Discussion in 'Sausage' started by spudsuds, Jun 15, 2016.

  1. spudsuds

    spudsuds Newbie

    Just started making beef jerky and snack sticks. Made about 4 batches so far. Cant say I have been overly impressed with the end results. That is why I am here, trying to gain knowledge to make a better snack stick.

    Having trouble getting my collagen casings to stay tight on the meat after smoking. Tried an instant ice water bath but the casings still seems to sag on the meat. Any suggestions would be greatly appreciated.
  2. mike5051

    mike5051 Master of the Pit SMF Premier Member

    Welcome to the group!  I don't have any knowledge to offer for the snack sticks, but try the search magnifier at the top right.  I think that you will be surprised with the results.

  3. tubbyrob

    tubbyrob Newbie

    Hello and welcome i put up my first post today also. Really nice to see so many active people on the forum.
  4. driedstick

    driedstick Smoking Guru OTBS Member SMF Premier Member

    What is your Process,,, type of meat and how much water are you using in your mix?? If too much water is being used it can evaporate during cook and pull product from the casing.?? 

    A full smoker is a happy smoker 

  5. spudsuds

    spudsuds Newbie

    3lbs lean ground beef, 1 lb sausage, 1 lb 80% lean beef. 1 cup ice cold water with mix. Smoke at 100 for 22 hrs and then bump it up to 170 till I reach 165 internal temp on the snack stick. Dip in ice water to stop cooking process. Hand to dry for 2 hours. This last batch I had to put in the dehydrator for a couple hours just to get them to dry out after I smoked them.
  6. crazymoon

    crazymoon Master of the Pit SMF Premier Member

    SS, I've never had much luck getting collagen casings wet. What size casings are you using as 22 hours seems like a long time. One hour at 110 or so to dry with vents wide open and then add smoke and bump your temp 10 degrees or so every hour until you reach the temp you want. Also your ingredients  seem a bit off. Some ground beef and pork back fat with seasoning(for whatever stick your are trying to make) will do the trick. 80%-85% meat to fat ratio will work well.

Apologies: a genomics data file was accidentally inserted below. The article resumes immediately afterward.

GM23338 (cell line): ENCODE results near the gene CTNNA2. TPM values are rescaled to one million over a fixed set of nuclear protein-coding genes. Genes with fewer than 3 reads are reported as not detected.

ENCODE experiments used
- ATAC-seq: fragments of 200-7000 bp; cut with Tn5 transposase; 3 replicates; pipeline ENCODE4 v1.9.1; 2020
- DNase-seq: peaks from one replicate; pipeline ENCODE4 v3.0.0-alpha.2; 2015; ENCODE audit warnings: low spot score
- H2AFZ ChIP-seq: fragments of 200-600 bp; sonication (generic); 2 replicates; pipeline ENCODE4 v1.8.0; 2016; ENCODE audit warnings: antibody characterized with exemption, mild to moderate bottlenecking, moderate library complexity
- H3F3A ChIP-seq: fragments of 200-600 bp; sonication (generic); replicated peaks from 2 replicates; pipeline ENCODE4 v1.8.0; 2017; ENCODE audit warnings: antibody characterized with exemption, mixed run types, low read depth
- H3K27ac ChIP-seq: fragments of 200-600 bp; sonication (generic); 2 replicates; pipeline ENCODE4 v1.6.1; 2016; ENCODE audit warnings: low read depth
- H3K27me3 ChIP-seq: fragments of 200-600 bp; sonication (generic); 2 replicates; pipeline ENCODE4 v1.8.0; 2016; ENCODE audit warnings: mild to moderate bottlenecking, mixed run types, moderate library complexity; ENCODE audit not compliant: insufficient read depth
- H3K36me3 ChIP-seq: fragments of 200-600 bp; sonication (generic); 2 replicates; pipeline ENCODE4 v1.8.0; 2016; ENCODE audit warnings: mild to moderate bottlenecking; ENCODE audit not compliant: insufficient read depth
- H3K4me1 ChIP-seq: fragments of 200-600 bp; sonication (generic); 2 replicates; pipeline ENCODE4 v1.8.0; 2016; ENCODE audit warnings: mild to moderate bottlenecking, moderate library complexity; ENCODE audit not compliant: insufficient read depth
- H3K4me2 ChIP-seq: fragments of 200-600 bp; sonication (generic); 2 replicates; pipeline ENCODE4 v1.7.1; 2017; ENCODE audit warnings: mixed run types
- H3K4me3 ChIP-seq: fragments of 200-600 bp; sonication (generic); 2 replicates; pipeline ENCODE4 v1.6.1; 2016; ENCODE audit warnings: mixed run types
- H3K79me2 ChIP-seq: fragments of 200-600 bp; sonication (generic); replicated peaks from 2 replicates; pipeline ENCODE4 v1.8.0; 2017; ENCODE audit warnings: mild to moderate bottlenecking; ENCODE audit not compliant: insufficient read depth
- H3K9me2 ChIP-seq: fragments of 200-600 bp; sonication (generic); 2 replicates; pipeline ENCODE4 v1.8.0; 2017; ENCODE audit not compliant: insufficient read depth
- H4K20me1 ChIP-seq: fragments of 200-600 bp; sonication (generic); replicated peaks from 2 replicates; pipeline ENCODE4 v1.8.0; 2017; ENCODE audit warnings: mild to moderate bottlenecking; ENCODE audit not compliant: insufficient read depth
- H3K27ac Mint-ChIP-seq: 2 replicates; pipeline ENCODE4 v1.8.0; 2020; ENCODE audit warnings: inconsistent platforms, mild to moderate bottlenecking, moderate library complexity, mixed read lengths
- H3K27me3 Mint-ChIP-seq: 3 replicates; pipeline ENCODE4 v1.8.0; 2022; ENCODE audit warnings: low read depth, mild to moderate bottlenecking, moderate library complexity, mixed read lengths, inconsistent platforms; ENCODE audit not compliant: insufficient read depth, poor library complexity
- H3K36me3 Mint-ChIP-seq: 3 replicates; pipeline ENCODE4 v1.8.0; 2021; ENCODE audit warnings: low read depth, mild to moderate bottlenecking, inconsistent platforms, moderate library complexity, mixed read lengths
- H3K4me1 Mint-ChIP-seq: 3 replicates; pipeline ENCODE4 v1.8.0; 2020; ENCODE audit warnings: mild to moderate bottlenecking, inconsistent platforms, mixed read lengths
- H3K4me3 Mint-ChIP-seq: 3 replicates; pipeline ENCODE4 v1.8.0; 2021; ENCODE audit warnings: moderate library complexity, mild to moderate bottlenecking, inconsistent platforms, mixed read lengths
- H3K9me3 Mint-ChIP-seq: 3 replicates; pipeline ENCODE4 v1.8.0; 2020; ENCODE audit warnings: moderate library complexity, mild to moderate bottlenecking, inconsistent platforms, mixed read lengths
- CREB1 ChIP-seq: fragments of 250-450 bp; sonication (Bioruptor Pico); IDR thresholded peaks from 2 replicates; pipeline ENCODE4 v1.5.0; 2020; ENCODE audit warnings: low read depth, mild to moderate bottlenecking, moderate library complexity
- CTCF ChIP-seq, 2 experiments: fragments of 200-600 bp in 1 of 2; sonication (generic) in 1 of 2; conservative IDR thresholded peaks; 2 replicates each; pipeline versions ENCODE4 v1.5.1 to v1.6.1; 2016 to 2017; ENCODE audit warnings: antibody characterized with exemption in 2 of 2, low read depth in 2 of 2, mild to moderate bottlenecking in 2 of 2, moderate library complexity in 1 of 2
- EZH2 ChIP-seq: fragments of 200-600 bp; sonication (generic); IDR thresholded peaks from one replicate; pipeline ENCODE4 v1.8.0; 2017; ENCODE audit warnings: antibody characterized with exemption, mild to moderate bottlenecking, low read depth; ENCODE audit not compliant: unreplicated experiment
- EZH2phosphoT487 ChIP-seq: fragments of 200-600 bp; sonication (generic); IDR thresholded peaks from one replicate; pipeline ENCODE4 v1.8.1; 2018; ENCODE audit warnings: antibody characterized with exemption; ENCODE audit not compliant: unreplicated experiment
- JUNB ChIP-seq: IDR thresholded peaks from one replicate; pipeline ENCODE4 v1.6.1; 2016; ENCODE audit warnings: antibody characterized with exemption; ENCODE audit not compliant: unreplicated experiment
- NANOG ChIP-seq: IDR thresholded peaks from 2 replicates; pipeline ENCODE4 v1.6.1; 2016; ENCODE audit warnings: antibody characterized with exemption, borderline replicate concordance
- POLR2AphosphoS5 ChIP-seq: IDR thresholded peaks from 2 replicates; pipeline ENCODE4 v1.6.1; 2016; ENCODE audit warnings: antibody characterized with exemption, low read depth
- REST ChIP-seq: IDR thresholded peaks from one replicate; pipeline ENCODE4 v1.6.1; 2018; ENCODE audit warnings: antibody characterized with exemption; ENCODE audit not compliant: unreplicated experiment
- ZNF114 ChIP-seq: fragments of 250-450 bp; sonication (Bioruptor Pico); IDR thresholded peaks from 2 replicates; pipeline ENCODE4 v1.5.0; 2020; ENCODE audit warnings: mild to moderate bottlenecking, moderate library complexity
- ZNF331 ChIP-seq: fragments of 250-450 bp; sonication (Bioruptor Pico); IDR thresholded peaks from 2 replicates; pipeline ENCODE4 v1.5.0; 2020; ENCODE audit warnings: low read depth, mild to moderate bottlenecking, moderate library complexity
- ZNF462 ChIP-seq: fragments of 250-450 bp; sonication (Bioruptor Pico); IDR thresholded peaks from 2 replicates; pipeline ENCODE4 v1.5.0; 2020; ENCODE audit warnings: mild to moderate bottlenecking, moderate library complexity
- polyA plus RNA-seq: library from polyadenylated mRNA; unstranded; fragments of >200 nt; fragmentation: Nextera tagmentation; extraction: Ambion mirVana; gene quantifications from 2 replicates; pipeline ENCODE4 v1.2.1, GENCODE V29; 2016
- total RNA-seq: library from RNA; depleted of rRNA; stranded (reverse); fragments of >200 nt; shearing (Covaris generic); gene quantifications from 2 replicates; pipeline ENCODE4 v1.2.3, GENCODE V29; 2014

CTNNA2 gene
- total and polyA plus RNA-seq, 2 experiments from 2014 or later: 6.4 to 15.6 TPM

7. spudsuds

    spudsuds Newbie

    Im using 21mm casings.

    So am I understanding you correctly on the meat to fat ratio? 80-85 % beef and 15-20% fat? Isnt that like a pound of fat? Seems like quite a bit of fat to add
  8. crazymoon

    crazymoon Master of the Pit SMF Premier Member

    SS,You'll need to figure out the ratio of fat in your ground beef( you could use 80-85% ground beef and seasoning only). If you were using all beef chunks then yes it would be 3/4 to 1 # for a 5 pound  batch. I cook/smoke  sausage (32mm-34mm) in 8-9 hours so your times for 21mm seems a bit long. Maybe the casings are falling over due to overcooking and fat rendering out ??
  9. spudsuds

    spudsuds Newbie

    My last batch came out a soggy mess so Im sure they are not over cooked. I just tried this recipe and they were so greasy I threw them away. I used lard instead of beef fat. Maybe that was my problem. Lard is the only fat I can get around me. My local butcher only sells lard. I smoked at 100 degrees 22 hours and bumped up to 170 for 30 minutes till internal temp was 165. Cooled them in the fridge and hung out to dry for 2 hours. They were soggy and wet, the casings separated from the meat and I tore them off. They were terrible.
    • 2 ½ pounds top round chuck, cubed
    • 1 pound beef fat, cubed  "Used Lard"
    • 3 tablespoons paprika
    • 2 teaspoons black pepper
    • 2 teaspoons cayenne pepper
    • ½ teaspoon ground coriander
    • 1 teaspoon ground fennel seeds
    • 1 teaspoon No. 1 curing salt
    • 4 tablespoons kosher salt
    • 2 teaspoons sugar
    • 1 clove garlic, peeled and smashed
    • ⅓ cup lactic-acid starter culture  "Used Powdered Buttermilk"


    1. Rinse salt off the sausage casing. Soak in ice water for at least 1 hour. "Used Collagin Casings"
    2. Combine meat and fat. Run the mixture through a meat grinder into a large bowl, using the finest setting. Add all ingredients, along with one cup of ice water. Knead vigorously until mixture is the consistency of bread dough (about 8 minutes).
    3. Rinse casing one last time. Choose the narrowest gauge tube of your sausage press. Splash the tube with ice water, then pull the casing over it. Transfer the mixture, about two fistfuls at a time, to the sausage press and then pump the meat into the casing, splashing more water on the tubing as needed to stop the casing from tearing.
    4. Preheat an electric smoker to 100 degrees. Hang sausage in the smoker for 22 hours. Temperature should never dip below 90 degrees or go above 110 degrees. After 22 hours, raise the temperature to 150 degrees and cook until the internal temperature reaches 150 to 155 degrees (about 30 minutes).
    5. Remove from smoker and let cool at about 50 degrees in a dry place for 4 hours. Cut sausage into 4-inch lengths.
    Last edited: Jun 17, 2016
  10. spudsuds

    spudsuds Newbie

    I agree. Wonderful welcome here with a vast knowledge of smoking meat.

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